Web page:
In reviewing database development best practices recently I'm reminded of an attitude I've found prevalent in many development shops, that the database is just "a place to put stuff". As much as I've come to expect this attitude, it continues to upset me. There are two important (at least I think) facts that all developers should remember when it comes to any application development project.
1. The data will ALWAYS last longer than the application itself. Take one look at the legacy systems out there and the effort to correlate that legacy data with current data. Many times the legacy app is there only to provide a retrieval mechanism for that historical data.
2. The "truth" of the business is the data. Each element in each attribute (or column) in each tuple (or row) is indeed a fact about the business. Aggregate these facts and you summarize the business. Throw in some erroneous information and the aggregation becomes meaningless, because it's not based on facts. Even if the data is there to provide a framework for a web application, for example, that web interface represents the business, and therefore has direct meaning for the business.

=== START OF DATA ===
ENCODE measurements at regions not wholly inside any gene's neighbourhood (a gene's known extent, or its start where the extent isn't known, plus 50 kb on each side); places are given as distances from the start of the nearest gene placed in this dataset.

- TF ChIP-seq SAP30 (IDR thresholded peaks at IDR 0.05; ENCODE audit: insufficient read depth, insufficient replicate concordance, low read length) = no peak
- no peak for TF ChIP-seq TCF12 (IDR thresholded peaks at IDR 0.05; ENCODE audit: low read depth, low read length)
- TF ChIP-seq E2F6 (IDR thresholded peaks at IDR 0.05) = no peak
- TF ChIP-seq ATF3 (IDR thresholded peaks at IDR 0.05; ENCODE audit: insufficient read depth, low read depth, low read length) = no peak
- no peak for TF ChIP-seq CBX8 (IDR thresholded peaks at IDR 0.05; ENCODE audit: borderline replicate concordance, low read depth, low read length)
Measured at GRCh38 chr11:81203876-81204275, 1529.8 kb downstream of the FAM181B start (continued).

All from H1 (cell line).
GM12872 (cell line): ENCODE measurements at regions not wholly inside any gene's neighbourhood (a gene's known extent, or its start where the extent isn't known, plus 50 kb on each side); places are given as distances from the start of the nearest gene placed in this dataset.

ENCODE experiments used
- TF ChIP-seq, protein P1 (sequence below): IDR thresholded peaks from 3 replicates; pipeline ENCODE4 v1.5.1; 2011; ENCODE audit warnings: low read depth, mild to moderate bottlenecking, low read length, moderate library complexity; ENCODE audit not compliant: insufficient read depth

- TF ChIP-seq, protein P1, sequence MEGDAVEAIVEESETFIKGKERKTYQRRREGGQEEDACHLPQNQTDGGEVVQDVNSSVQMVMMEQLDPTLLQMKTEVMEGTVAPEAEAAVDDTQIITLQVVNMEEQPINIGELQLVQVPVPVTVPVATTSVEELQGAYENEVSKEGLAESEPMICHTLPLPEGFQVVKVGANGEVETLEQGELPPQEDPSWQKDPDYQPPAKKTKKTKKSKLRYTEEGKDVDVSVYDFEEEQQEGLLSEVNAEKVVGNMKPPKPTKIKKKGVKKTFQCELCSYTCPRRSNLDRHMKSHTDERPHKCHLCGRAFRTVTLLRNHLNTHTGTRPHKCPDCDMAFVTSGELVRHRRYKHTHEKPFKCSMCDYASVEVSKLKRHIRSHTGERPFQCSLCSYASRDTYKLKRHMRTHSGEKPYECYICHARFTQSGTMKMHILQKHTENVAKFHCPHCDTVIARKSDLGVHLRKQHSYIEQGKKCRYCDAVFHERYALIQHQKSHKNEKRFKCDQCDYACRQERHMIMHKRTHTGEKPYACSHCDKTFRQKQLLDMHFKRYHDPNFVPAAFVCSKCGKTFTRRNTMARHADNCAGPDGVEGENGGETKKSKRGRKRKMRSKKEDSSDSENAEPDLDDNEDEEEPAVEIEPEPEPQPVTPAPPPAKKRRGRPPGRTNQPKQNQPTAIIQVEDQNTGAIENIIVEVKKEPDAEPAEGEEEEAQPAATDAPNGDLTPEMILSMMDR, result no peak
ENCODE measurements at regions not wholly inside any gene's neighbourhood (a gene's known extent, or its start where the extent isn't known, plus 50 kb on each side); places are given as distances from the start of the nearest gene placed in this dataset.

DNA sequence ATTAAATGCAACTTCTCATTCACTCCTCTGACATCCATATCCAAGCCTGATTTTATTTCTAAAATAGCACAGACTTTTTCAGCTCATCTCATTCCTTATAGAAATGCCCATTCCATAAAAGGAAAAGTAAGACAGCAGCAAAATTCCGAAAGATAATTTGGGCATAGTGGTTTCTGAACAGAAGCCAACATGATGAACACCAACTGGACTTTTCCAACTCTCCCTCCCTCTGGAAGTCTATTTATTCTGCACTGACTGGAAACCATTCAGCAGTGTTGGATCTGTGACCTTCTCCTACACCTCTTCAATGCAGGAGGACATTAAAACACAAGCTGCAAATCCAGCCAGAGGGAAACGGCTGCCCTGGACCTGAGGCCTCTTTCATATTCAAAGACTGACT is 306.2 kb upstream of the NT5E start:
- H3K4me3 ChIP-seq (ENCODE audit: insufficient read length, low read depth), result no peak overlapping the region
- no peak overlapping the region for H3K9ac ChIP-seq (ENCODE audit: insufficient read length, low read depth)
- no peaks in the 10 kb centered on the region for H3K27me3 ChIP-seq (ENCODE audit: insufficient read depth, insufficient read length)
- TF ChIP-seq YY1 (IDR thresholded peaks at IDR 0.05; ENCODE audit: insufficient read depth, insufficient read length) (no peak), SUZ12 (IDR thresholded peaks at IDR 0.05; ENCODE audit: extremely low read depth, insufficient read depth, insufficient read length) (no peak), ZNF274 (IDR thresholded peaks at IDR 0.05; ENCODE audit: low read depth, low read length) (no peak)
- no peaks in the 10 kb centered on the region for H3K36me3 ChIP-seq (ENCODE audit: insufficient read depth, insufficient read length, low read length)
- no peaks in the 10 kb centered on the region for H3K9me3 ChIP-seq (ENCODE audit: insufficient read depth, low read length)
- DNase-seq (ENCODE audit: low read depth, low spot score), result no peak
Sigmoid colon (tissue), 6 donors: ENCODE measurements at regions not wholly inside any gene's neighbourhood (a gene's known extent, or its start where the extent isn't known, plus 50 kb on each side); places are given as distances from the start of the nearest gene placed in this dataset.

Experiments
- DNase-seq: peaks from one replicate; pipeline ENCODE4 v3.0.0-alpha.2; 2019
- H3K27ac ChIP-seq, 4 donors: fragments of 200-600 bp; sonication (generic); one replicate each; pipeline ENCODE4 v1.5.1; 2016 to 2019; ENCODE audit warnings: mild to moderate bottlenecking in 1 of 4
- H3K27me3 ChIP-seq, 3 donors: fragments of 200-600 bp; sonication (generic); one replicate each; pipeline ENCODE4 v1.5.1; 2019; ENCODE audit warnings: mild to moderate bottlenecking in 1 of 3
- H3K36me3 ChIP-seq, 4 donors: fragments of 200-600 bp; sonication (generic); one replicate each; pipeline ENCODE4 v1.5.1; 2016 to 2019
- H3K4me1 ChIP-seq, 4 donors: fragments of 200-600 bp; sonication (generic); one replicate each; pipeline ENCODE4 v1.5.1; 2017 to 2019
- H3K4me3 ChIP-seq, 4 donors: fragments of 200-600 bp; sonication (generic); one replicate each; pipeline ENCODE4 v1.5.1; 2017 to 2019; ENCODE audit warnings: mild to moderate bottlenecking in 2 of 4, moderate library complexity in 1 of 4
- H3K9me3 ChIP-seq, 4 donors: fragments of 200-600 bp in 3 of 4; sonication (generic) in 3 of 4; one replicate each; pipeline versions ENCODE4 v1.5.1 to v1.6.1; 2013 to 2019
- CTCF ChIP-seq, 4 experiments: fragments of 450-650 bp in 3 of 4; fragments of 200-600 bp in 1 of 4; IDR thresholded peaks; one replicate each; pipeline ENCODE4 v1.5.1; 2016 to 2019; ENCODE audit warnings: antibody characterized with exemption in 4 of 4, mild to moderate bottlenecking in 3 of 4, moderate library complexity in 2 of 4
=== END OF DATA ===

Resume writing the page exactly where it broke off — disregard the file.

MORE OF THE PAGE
There is a lot more to establishing best practices than two bullet points, but if the data is good, and it's consistent, then solid, well-founded business decisions can be made.